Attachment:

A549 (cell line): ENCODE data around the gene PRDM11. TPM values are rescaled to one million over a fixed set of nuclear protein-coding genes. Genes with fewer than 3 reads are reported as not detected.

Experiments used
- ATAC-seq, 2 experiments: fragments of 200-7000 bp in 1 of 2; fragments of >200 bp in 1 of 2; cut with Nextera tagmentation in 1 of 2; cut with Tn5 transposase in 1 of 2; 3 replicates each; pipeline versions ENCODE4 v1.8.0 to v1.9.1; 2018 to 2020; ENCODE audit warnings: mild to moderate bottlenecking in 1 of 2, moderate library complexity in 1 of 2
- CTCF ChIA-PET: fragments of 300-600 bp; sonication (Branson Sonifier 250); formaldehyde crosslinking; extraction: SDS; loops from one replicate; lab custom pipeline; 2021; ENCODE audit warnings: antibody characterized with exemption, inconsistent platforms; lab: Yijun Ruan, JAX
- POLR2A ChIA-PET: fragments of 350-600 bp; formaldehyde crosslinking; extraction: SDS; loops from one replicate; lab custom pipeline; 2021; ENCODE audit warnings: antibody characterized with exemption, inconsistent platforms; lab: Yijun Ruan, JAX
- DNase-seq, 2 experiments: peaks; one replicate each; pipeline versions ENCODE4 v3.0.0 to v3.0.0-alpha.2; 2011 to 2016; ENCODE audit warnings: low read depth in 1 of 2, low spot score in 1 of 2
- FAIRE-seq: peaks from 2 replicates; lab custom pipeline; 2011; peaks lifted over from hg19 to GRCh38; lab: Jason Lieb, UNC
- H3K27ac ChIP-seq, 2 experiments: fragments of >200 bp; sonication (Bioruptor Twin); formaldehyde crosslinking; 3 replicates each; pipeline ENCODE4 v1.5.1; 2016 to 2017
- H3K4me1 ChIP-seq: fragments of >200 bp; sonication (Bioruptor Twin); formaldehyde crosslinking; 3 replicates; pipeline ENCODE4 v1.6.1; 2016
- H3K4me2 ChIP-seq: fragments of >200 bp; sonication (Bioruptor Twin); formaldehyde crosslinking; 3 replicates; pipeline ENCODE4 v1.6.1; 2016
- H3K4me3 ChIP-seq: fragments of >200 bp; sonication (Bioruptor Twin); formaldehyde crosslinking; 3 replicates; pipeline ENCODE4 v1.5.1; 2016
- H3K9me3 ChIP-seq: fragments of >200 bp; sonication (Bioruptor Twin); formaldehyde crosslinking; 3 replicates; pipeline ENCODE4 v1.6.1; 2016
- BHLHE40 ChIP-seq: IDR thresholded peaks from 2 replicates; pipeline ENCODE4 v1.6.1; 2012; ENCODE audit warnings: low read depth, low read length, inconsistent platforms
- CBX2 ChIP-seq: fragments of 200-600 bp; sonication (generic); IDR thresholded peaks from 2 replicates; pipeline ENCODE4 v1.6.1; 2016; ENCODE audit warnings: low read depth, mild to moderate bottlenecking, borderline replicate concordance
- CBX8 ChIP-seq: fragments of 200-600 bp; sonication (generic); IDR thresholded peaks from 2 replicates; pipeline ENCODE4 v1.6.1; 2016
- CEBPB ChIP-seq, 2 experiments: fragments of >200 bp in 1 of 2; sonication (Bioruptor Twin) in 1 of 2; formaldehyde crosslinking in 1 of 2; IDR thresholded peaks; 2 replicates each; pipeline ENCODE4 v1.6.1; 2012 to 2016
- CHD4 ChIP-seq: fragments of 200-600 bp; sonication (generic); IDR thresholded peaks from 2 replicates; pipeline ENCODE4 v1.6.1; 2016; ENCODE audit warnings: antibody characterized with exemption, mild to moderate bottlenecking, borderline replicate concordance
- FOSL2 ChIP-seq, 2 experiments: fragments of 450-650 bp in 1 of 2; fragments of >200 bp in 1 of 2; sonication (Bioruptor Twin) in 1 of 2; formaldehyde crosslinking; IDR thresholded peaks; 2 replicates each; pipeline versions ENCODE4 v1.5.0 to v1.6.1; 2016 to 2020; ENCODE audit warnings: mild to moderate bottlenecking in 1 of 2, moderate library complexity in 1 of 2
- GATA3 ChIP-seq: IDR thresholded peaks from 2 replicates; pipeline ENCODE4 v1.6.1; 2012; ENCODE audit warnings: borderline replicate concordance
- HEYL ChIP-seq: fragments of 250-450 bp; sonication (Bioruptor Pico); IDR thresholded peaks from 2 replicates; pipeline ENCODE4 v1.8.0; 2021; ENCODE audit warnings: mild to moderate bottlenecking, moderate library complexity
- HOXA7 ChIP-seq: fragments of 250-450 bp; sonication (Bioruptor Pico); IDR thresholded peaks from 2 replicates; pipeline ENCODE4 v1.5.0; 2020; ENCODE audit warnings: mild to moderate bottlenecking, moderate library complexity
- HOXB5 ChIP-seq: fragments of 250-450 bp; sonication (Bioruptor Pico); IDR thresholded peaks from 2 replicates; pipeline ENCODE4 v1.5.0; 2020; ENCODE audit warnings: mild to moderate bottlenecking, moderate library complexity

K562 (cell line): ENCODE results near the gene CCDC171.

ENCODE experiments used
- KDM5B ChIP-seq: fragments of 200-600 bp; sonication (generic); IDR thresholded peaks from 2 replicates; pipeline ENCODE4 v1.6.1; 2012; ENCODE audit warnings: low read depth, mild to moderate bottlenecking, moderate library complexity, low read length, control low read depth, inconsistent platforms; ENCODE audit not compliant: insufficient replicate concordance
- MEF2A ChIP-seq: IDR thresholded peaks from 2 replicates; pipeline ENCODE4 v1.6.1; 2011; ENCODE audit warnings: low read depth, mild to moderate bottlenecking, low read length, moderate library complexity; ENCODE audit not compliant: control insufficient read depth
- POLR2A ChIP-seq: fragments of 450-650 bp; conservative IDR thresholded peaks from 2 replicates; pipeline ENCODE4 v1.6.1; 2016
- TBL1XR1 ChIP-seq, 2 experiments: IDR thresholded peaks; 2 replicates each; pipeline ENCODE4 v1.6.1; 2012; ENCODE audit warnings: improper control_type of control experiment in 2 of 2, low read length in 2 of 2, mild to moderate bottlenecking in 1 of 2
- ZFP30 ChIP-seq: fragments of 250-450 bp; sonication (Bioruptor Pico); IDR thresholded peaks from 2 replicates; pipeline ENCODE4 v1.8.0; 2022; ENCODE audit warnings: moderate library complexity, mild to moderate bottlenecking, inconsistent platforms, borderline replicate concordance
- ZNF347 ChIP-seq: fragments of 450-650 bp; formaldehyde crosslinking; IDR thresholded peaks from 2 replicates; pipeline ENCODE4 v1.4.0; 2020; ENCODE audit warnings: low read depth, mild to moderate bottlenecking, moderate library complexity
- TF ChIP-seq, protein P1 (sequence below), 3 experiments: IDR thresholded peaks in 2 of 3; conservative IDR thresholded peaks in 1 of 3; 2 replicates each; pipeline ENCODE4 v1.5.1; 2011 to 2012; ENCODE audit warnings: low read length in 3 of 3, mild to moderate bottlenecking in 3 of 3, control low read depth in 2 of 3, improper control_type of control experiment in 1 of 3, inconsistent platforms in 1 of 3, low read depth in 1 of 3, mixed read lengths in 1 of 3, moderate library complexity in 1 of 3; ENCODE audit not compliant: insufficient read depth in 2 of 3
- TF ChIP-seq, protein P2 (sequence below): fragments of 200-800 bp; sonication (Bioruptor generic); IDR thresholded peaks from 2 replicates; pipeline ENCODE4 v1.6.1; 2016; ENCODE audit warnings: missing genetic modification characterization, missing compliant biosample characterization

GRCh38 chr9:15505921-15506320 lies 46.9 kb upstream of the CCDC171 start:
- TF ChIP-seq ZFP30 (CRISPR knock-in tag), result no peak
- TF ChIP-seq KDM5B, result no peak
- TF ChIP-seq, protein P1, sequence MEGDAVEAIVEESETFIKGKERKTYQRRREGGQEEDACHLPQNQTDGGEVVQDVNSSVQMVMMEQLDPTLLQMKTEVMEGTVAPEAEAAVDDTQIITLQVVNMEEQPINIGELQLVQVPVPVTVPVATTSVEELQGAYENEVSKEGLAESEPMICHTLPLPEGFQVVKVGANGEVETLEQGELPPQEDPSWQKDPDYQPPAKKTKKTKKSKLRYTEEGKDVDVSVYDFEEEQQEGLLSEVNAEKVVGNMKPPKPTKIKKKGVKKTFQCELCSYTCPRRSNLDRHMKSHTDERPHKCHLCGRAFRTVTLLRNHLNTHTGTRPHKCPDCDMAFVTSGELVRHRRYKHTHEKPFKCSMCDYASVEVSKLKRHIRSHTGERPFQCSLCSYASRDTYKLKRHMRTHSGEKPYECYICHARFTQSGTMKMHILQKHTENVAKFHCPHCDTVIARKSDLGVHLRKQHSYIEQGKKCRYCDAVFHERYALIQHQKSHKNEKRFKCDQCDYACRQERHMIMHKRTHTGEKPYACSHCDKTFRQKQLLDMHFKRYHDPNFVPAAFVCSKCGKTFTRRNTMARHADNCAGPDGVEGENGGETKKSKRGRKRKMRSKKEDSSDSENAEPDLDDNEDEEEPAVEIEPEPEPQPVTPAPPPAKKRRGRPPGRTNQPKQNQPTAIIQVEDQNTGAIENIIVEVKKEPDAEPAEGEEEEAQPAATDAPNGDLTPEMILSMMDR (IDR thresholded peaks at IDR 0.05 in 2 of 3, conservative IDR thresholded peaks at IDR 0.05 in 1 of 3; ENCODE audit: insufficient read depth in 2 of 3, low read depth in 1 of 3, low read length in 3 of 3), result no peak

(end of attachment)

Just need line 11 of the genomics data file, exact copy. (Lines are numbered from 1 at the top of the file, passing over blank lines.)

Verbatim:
- H3K4me3 ChIP-seq: fragments of >200 bp; sonication (Bioruptor Twin); formaldehyde crosslinking; 3 replicates; pipeline ENCODE4 v1.5.1; 2016